According to the Bureau of Labor Statistics (BLS), www.bls.gov the employment numbers for mobile service workers will grow because technological advances will expand the range of services offered. Wireless jobs only account for 21% of the telecommunications industry which provided 973,000 wage and salary jobs in 2006. Half of telecom workers are employed by businesses with 5 to 249 employees and with continuing deregulation there is even more opportunity for small contractors.
Geospatial related companies from Brazil, Bosnia, Finland, Czech Republic, Germany, and Australia have all penned major infrastructure development contracts for mobile GIS in 2009. Yesterday, Iridium Communications Inc. received authorizations to operate, provide and sell mobile satellite services (MSS) in Mexico. Low-earth orbiting (LEO) satellite constellations provide service where no other means of communication exists. Demand is responsible for modern world networks like GSM, GPRS, 3G and now 4G to carry GIS applications geared toward industries and government agencies that require reliable communications at all times.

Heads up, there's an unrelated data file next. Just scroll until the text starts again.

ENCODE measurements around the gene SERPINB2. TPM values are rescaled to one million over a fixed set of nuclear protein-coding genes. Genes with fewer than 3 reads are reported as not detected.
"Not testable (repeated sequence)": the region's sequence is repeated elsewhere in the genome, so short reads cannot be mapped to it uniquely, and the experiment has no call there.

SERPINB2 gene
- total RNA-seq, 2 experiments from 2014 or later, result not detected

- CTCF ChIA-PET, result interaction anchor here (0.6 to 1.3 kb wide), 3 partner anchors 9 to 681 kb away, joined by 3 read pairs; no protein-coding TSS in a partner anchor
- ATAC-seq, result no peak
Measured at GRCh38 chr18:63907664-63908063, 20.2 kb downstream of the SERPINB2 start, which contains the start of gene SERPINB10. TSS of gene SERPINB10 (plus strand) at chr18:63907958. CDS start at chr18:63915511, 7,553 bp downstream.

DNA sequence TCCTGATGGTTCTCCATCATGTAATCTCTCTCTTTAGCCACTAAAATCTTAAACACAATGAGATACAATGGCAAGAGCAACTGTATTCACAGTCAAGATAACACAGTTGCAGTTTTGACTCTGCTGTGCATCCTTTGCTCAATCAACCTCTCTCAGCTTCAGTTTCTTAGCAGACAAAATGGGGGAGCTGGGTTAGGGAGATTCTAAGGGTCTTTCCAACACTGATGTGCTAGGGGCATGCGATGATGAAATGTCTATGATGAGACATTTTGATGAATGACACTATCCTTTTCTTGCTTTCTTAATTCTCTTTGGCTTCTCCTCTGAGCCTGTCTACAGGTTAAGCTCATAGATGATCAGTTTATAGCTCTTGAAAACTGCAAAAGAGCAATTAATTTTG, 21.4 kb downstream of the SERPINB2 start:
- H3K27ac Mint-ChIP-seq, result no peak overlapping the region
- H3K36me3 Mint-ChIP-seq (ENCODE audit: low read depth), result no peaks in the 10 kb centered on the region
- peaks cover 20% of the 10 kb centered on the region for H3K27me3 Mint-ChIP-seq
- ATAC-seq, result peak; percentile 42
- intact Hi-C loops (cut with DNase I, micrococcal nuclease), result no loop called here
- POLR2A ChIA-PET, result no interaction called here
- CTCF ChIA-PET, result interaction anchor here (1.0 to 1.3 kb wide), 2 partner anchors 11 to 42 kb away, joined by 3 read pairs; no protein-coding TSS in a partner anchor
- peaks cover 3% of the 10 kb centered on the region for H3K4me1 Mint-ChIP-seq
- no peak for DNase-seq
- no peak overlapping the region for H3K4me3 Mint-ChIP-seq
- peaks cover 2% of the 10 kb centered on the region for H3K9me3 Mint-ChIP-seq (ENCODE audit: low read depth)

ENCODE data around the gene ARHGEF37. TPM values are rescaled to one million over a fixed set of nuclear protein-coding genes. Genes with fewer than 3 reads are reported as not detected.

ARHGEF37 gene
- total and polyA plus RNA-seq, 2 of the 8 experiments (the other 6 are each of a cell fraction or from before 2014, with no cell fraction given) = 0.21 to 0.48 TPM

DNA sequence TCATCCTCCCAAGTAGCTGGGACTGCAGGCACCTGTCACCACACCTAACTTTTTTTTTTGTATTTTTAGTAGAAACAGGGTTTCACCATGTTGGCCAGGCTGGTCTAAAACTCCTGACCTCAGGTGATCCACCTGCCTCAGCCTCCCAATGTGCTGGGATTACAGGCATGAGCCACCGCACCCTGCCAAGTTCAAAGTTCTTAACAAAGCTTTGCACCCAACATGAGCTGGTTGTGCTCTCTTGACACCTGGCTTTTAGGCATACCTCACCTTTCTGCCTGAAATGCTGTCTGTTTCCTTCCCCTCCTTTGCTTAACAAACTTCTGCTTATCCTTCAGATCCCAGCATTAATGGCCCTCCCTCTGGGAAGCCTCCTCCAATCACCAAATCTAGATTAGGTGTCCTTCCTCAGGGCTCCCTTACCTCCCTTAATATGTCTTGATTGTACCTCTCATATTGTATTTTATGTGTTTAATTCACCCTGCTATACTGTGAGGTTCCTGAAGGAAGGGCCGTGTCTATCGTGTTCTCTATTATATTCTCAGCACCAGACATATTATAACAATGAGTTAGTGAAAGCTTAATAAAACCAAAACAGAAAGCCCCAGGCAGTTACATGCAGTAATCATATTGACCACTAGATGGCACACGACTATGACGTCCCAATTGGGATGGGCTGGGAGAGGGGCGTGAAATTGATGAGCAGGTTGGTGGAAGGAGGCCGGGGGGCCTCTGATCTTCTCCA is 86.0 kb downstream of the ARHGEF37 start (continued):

Greater demand for an increasing number of geospatial related services in every vehicle, home, building, aircraft, and ship, will cause overall employment in the global mobile applications market to increase. In addition, many job opportunities will result from the need to replace a large number of communication workers who are expected to retire in the coming decade. With a growing number of retirements and the continuing need for interested, qualified, and available candidates, new job opportunities will be available for individuals with up-to-date technical skills and geospatial knowhow. It’s a hot market for global mobile applications. Jobs prospects will be best for those with 2 or 4-year degrees.